Tuesday, December 6, 2011

Samuel Thal: An American Realist

"Jerome's House, 1943" Etching (Courtesy: Smithsonian American Art Museum)
In doing auction price research for a recent art appraisal, I came upon an interesting painting by American artist Samuel Thal (1903 - 1964). His realist style and loose, expressionistic brushstrokes were reminiscent of Van Gogh's early work. I was entranced by the piece and wanted to know more about the artist.

Born in New York City in 1903, Samuel Thal was the son of Russian immigrants. He grew up on a farm in Hadlyme, Connecticut where he formed a love of the countryside. Upon returning to New York City, Thal initiated his art studies at the National Academy of Design, taking sculpture classes at the Beaux Arts Academy and studied painting, drawing, and printmaking at the Art Students League.

Sam Thal became an accomplished painter, illustrator, printmaker, sculptor, and art teacher. Thal spent most of of his life in Boston where he studied at the School of the Museum of Fine Arts and spent many years producing architectural sculpture with George K. Loeser at Harvard University.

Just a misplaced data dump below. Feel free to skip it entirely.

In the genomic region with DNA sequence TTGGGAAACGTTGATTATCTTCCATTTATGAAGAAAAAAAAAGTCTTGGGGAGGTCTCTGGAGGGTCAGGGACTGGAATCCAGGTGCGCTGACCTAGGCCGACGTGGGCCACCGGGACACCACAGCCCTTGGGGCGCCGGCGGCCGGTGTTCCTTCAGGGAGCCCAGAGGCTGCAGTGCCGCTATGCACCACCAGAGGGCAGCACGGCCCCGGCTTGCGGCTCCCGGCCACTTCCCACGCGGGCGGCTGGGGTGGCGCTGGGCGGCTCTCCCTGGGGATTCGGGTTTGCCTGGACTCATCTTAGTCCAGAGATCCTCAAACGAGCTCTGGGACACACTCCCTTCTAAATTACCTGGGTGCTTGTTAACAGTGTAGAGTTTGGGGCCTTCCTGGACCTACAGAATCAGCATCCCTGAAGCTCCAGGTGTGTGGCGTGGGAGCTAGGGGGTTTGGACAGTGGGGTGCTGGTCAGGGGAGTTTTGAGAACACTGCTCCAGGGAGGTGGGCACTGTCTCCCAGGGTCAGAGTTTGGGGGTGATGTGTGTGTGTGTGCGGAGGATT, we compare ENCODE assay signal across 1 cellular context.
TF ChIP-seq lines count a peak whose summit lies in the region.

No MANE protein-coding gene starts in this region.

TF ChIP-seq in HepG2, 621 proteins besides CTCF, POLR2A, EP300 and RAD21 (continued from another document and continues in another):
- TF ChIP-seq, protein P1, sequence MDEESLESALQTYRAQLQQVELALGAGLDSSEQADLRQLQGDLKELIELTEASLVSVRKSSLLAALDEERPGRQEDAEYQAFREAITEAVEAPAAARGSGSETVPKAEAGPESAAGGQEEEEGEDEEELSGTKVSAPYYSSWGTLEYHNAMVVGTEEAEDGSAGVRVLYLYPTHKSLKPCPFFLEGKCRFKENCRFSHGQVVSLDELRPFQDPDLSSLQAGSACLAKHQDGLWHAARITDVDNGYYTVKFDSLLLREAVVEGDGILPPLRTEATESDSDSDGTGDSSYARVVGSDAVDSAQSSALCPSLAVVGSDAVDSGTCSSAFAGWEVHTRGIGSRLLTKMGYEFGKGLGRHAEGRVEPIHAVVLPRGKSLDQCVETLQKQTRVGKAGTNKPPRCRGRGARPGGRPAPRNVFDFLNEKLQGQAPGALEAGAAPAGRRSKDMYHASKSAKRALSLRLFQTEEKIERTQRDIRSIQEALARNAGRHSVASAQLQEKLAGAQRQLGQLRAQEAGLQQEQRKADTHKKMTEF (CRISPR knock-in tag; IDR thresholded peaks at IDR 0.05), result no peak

By the 1930s Thal was working as a full-time artist and became well-known for his drypoint etchings. While painting, sculpting, and etching, he also assisted in the establishment of the art education programs under the WPA Federal Art Project. Thal also taught life drawing classes at Garland Junior College in Boston, the Boston Architectural Club and the Boston Museum of Modern Art.

Thal’s drypoint etchings are held in collections including the Boston Museum of Fine Arts, Metropolitan Museum, Library of Congress, Carnegie Institute of Art, Bibliotheque Nationale (Paris), Penn State University, Boston Public Library and Harvard Medical School. In 1942, he was awarded the coveted Talcott Prize by the Society of American Etchers; he was also the recipient of several purchase prizes from the Library of Congress.

This painting, "Figure in a Landscape" is a signature piece for Thal, depicting a figure overlooking his farm. Like the American Regionalists and Ashcan painters of the 1930s and 1940s, Thal depicted images of everday life in America.  Thal painted cityscapes, landscapes, still-lifes, and figurative paintings.

After a bit of appraisal research, I discovered that a number of Thal’s paintings have sold at auction. Samuel Thal's auction records range from $600-$4,000 depending on subject, size, date, condition, and provenance. At galleries his prints, including etchings, were being sold for $300-$500.

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